- RATE: The RATE function calculates the interest rate required to reach a future value, given the present value, the payment amount, and the number of periods. This function can be used in combination with the FV function to determine the interest rate required to reach a certain future value.

Here’s an example of how these functions might be used in combination with the FV function in Google Sheets:

Suppose you have $10,000 invested in a stock that you expect will return 10% per year. You want to know how long it will take for your investment to grow to $20,000. You can use the FV function in combination with the NPER function to solve this problem like this:

=NPER(0.1, 0, -10000, 20000)

This formula calculates the number of periods required to reach a future value of $20,000 given an annual interest rate of 10%, a payment amount of 0 (since you are not making any additional contributions to the investment), and a present value of -$10,000 (since you have already invested $10,000). The result of this formula is 10, which means it will take 10 years for your investment to grow to $20,000.

You can also use the PV function to calculate the present value of the investment given the future value and the other variables:

=PV(0.1, 10, 0, 20000)

This formula calculates the present value of an investment that will grow to $20,000 in 10 years given an annual interest rate of 10% and a payment amount of 0. The result of this formula is $10,000, which is the present value of the investment.

These are just a few examples of how the FV function can be used in combination with other functions in Google Sheets. There are many other possibilities for using these functions together to solve a variety of financial problems.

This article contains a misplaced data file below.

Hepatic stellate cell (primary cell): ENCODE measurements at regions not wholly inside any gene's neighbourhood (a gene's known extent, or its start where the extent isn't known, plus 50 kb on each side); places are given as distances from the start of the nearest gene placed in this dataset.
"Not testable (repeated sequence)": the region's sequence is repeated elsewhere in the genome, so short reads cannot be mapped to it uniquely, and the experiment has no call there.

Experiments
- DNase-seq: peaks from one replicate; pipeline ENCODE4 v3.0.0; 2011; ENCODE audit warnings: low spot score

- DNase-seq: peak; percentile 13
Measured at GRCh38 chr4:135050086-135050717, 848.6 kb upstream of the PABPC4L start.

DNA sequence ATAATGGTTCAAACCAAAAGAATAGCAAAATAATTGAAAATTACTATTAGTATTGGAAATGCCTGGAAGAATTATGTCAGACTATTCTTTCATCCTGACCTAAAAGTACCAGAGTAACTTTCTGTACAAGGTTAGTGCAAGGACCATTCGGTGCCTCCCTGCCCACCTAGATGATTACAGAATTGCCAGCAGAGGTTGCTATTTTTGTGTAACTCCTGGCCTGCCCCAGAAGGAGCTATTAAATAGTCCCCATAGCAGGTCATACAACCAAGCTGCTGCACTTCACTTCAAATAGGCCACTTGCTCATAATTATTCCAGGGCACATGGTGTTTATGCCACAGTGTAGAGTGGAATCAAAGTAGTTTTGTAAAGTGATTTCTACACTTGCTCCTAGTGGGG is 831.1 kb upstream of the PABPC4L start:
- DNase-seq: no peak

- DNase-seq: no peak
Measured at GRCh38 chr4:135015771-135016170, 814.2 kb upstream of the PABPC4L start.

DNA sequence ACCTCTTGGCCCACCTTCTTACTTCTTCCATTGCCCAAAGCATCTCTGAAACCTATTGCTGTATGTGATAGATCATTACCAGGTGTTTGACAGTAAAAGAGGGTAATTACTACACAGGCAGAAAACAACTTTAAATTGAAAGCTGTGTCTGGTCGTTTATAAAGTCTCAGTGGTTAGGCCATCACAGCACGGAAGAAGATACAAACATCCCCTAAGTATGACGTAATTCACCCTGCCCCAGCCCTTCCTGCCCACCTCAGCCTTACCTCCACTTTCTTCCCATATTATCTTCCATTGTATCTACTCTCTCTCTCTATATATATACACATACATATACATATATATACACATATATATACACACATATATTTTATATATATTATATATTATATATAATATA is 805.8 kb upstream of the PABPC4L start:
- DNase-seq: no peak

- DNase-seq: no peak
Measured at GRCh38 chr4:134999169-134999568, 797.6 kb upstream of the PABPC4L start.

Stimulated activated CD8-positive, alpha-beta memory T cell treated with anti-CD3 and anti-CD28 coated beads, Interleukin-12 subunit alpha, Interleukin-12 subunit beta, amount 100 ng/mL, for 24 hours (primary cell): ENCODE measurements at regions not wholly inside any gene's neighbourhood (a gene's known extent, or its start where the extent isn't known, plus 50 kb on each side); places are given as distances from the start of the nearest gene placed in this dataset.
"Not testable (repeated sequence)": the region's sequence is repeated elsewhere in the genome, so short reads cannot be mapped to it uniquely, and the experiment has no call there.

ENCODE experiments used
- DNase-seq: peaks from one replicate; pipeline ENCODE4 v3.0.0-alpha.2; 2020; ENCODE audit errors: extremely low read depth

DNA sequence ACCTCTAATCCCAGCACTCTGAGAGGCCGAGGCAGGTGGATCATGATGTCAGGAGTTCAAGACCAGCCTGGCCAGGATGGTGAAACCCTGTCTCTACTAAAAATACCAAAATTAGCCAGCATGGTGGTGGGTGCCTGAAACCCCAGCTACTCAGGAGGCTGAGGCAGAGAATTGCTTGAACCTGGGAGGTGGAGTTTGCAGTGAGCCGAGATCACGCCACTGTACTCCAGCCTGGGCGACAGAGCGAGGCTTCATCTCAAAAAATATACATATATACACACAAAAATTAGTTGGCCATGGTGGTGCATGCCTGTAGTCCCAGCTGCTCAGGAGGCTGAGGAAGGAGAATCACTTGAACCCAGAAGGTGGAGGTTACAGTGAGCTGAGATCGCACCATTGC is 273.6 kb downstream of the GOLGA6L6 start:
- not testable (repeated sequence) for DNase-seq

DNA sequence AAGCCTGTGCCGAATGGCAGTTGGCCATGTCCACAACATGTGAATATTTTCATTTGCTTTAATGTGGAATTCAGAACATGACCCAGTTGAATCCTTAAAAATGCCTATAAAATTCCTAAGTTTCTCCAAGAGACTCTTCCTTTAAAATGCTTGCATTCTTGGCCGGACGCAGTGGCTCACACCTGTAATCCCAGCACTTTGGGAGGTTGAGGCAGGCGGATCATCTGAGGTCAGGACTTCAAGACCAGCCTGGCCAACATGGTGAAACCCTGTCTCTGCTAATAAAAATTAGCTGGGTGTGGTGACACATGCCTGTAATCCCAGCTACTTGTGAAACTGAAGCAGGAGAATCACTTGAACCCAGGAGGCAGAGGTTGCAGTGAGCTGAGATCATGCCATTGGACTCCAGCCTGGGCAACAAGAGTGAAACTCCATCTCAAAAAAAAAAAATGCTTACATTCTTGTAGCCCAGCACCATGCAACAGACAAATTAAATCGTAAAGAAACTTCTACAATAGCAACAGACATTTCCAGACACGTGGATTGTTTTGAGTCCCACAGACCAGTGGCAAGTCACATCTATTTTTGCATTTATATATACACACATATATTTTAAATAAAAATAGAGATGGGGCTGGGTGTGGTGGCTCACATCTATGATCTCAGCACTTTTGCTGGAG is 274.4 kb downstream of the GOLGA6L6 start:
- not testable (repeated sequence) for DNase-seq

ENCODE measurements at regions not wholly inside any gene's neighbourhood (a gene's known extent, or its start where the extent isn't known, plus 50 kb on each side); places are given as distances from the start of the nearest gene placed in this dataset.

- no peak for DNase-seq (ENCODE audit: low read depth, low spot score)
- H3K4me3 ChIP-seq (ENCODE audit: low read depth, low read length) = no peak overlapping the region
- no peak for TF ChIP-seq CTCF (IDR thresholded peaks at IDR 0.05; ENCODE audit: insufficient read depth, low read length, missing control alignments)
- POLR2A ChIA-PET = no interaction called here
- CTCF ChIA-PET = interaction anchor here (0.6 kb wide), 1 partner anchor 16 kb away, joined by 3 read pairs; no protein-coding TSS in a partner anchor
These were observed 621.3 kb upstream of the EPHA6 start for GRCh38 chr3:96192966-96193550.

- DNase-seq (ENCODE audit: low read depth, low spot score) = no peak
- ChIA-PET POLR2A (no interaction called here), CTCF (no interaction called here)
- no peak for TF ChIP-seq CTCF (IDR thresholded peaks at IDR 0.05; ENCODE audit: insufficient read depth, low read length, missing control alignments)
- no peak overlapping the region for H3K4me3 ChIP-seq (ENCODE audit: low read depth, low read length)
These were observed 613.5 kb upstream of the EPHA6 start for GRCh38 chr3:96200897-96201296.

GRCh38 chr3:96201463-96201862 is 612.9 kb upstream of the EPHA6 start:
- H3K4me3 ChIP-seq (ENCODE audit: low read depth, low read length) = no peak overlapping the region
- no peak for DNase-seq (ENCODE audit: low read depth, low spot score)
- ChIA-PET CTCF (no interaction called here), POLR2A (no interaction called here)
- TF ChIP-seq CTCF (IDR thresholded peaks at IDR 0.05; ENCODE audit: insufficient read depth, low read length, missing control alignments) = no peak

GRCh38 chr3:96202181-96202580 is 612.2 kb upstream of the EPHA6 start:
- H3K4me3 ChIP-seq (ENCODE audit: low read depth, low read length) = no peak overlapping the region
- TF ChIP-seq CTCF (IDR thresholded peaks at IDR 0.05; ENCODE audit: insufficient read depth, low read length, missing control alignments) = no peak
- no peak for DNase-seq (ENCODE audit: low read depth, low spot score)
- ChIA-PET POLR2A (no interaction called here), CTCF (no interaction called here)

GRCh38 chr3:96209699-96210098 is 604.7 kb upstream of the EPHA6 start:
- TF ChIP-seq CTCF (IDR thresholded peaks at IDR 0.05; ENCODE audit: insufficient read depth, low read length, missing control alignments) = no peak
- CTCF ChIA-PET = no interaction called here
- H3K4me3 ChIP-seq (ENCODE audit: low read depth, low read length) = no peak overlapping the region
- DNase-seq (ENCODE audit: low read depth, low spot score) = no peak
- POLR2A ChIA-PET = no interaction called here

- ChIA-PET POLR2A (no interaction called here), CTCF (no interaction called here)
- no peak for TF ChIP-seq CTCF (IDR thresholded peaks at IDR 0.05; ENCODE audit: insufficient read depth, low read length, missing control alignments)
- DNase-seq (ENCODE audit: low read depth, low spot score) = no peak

## Summary

The FV function in Google Sheets is a powerful tool for calculating the future value of an investment. It allows you to determine how much an investment will be worth at a future date, taking into account the payment amount, the number of periods, and the interest rate. The FV function is a useful resource for setting financial goals, making informed decisions about your money, and planning for the future.

There are a few limitations to keep in mind when using the FV function, such as the assumption of a fixed interest rate, the lack of consideration for inflation, the lack of consideration for taxes, and the lack of consideration for changes in the investment. However, despite these limitations, the FV function can be a valuable resource for anyone looking to plan and manage their finances.

If you are interested in using the FV function in your own Google Sheets, we encourage you to give it a try! With a little bit of practice, you will be able to use this function to solve a variety of financial problems and make informed decisions about your money.

## Video: FV Function

In this video, you will see how to use FV function. We suggest you to watch the video to understand the usage of FV formula.